Why Libraries Remain Essential for Access to Knowledge and Learning
By Ivana Curcic
Wednesday, November 11, 2020
It’s 2020 and the world is online. Learning is remote due to COVID-19, as is working and often socialising - but libraries are still here and Ivana Curcic explains how they are as essential as ever to the 21st century student...
I love knowledge and learning. A plausible explanation for this is that I had to find my bearings on my own early in life. As a child I changed several countries, and thus schools, and had to learn two new languages within a short time span.
Since this was a bit disorienting, I decided to set my own learning goals to feel in charge, reading in the language I wanted to, with books as my tools. It made me feel in control. So, I love books. We have seen this “tool” going through a transformation from tangible items to a digital presence, but even as e-books they are still books with the same content but in a different medium.
The old saying “Don’t judge the book by its cover” has been updated with a modern version, “Don’t judge the book by its medium”.
Libraries now collect items that are both physical and digital. The technology of the print book, first implemented in China and then developed in Western Europe, has been with us for centuries and it is not obsolete yet.
Public libraries, while purchasing some digital content, are continuing to stock print books, especially where the tactile and visual experience is important and superior to the digital medium, such as for children’s books and art books. And some people, including myself, still prefer to hold a print book when reading cover to cover; it can be easier to go through the pages and visualise paragraphs.
However, academic reading is different.We rarely read an entire book; instead we look for the relevant chapters or sections, so searching for key words and phrases is a very useful setting (what indexes do for print publications). Also, when researching, we tend to use many sources, which can be physically cumbersome – not surprisingly, publishers of bulky medical books lead in digital publications.
Finally, easy access (24/7) is very important for the academic community, where a trip to the physical library is easily exchanged with a click to the online library.
The library online resources may “reside” on the Internet, but most of them are not free – almost all of a library’s e-books are purchased, as well as most journal titles. The titles are often part of databases, purchased by the libraries. Some databases are named after their publisher (e.g. Springer Journals and SpringerLinks Book Complete) but some have a completely different name (ScienceDirect is published by Elsevier).
Library collections can include databases published by the government (e.g. Office for National Statistics or OAPEN -- Open Access Publishing in European Networks). Therefore, online library resources are curated in the same way as print collections – by librarians with a collection development plan.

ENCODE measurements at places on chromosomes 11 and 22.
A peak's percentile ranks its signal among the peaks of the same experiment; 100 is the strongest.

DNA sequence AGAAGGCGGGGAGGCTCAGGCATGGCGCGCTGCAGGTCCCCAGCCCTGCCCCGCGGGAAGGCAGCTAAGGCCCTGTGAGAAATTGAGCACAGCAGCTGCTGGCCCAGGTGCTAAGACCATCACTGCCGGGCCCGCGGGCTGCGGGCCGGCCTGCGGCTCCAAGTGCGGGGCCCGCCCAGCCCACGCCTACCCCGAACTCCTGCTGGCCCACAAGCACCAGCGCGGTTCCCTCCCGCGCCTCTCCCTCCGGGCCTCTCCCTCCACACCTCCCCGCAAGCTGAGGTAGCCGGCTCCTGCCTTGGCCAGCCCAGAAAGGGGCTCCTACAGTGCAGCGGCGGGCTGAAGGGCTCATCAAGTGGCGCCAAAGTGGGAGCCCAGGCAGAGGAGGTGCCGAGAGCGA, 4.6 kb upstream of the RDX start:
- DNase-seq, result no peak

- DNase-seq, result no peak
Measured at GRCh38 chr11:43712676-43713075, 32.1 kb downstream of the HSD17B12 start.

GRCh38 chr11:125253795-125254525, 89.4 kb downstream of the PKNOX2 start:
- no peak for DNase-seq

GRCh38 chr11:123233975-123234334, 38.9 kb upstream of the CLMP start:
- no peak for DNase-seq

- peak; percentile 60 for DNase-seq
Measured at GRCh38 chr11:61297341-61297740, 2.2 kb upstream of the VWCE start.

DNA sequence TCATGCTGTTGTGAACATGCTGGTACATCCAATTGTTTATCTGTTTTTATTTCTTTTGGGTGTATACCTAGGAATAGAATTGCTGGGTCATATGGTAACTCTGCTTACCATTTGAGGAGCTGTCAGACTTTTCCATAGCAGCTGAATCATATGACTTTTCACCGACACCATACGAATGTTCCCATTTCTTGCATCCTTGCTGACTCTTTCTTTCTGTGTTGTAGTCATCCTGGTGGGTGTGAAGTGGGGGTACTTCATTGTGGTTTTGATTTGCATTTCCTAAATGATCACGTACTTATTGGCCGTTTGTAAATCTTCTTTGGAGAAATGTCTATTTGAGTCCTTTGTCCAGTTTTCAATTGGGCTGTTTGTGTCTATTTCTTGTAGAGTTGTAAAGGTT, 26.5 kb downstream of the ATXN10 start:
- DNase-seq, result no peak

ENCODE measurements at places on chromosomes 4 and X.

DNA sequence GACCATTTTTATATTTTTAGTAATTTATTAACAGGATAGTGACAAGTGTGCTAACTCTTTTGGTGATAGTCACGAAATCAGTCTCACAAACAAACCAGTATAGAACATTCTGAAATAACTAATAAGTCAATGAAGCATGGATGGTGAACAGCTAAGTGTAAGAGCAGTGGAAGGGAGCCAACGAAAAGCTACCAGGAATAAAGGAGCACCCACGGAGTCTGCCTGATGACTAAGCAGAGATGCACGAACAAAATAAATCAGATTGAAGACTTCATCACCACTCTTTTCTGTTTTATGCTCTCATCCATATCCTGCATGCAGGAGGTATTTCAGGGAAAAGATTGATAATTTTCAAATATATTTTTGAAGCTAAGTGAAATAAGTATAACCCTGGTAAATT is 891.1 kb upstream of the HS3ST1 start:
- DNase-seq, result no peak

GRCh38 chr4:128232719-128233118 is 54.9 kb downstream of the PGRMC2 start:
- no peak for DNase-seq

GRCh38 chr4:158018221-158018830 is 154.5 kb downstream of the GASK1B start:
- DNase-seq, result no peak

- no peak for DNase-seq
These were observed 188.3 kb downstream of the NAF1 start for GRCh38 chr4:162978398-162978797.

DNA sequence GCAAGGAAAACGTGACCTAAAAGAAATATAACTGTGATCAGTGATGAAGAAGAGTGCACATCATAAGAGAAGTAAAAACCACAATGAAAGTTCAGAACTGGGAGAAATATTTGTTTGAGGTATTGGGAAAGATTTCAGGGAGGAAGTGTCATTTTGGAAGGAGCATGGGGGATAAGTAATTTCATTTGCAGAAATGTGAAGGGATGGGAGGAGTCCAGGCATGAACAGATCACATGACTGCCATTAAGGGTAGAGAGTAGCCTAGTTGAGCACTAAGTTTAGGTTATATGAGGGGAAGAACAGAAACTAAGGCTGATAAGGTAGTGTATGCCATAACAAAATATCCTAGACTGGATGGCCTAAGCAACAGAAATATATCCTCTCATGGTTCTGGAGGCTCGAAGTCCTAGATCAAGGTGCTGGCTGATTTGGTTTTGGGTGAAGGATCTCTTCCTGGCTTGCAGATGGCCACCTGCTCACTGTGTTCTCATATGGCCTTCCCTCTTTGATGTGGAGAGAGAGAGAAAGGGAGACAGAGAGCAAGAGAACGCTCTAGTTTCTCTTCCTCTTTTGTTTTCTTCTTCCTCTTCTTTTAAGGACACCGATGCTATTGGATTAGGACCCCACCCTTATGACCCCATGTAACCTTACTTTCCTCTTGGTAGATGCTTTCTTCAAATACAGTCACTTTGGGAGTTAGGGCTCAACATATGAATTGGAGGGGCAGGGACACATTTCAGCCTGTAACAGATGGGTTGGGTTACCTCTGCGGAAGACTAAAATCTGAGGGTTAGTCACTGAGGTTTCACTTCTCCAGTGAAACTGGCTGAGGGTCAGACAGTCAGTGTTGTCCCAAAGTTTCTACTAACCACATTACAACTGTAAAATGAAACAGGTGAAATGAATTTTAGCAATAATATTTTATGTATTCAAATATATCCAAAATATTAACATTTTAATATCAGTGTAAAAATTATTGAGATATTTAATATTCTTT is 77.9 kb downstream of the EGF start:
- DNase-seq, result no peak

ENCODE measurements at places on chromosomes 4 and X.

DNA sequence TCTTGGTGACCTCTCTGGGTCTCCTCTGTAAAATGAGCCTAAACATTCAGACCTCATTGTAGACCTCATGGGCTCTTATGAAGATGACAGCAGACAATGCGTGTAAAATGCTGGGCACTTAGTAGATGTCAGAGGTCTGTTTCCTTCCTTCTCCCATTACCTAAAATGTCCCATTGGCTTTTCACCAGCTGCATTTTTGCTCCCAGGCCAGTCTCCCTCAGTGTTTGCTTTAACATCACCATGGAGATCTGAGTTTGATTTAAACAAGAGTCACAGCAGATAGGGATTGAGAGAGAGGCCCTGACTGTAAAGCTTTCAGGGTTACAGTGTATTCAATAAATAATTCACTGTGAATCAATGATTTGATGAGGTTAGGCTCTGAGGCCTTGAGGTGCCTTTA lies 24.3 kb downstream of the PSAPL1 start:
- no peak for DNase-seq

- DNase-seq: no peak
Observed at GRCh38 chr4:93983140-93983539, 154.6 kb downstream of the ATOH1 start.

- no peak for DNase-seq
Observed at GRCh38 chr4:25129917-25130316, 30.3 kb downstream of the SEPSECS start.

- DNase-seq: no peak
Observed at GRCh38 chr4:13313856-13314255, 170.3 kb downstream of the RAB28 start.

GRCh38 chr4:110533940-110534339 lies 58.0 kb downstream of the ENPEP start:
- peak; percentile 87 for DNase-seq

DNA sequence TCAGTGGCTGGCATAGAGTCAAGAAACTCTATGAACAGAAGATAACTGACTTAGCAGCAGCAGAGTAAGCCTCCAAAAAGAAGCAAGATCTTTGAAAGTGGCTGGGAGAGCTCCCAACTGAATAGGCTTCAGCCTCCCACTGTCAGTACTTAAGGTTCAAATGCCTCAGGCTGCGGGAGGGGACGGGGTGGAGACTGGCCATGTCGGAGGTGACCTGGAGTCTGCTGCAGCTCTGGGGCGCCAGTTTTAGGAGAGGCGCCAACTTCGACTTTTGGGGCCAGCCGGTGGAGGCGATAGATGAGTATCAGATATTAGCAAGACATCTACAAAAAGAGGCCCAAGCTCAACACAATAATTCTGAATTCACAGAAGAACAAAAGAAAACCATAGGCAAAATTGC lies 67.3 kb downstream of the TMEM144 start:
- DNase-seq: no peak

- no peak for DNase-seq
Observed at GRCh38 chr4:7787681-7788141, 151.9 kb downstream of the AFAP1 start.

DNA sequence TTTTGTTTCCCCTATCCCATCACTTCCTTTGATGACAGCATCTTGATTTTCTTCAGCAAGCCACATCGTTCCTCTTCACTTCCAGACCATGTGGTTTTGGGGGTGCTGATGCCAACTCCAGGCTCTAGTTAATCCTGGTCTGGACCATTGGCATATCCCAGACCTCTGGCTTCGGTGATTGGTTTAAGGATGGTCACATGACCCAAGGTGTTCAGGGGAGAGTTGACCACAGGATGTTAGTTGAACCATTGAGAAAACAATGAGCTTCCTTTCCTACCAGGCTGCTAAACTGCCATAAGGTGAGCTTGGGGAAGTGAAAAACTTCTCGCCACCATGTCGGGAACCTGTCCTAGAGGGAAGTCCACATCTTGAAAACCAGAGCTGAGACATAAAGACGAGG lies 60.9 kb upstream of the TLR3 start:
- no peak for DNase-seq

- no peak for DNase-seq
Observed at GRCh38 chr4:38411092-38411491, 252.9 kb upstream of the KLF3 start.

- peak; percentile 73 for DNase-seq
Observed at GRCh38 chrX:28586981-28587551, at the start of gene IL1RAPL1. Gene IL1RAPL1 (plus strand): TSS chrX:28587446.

Both the online library resources and the Web are accessible through the Internet. Online library resources are selected and approved, while the information on the Web needs to be evaluated and often sorted.
My role, along with other academic staff, is to help students find and evaluate the best academic resources. Whether these resources are on the Web or in the library, print or digital, as an Academic Liaison Librarian, I teach Information and Digital Literacy Skills.
Information literacy has always been about how knowledge is organised, presented and accessed but in the past thirty years, the set-up has changed drastically because of the Internet and the shift to the digital.
When using the Internet, populated by many sources of information, we need to discern which ones need to be evaluated: which ones bring cited and proven statements from those who make claims without evidence. This process is not intuitive, even for digital natives, instead it requires instruction and practice – like all types of literacy it requires skills.
The claim that now that we have the Internet, we don’t need libraries (and consequently librarians) shows poor understanding of how knowledge is organised, what skills are required, and the scope of different types of libraries. Indeed, even if “everything” were on the Internet, it does not mean the information is all vetted (authoritative), free, or easy to find.
The job of a librarian continues to be related to how knowledge is selected and/or organised, presented, and accessed. And the preference for a medium depends on the purpose of our information.
About the Author
I have been an Academic Liaison Librarian at UWTSD since 2018; before that I was a public and school librarian, and prior to that I taught in HE. Throughout the students’ gathering, evaluation and presentation of information and knowledge, I support them with information literacy activities that develop them both as researchers and citizens. These activities include use of academic databases, access and evaluation of online resources, search skills.
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Students can gain digital and information skills for free through the UWTSD InfoSkills Programme.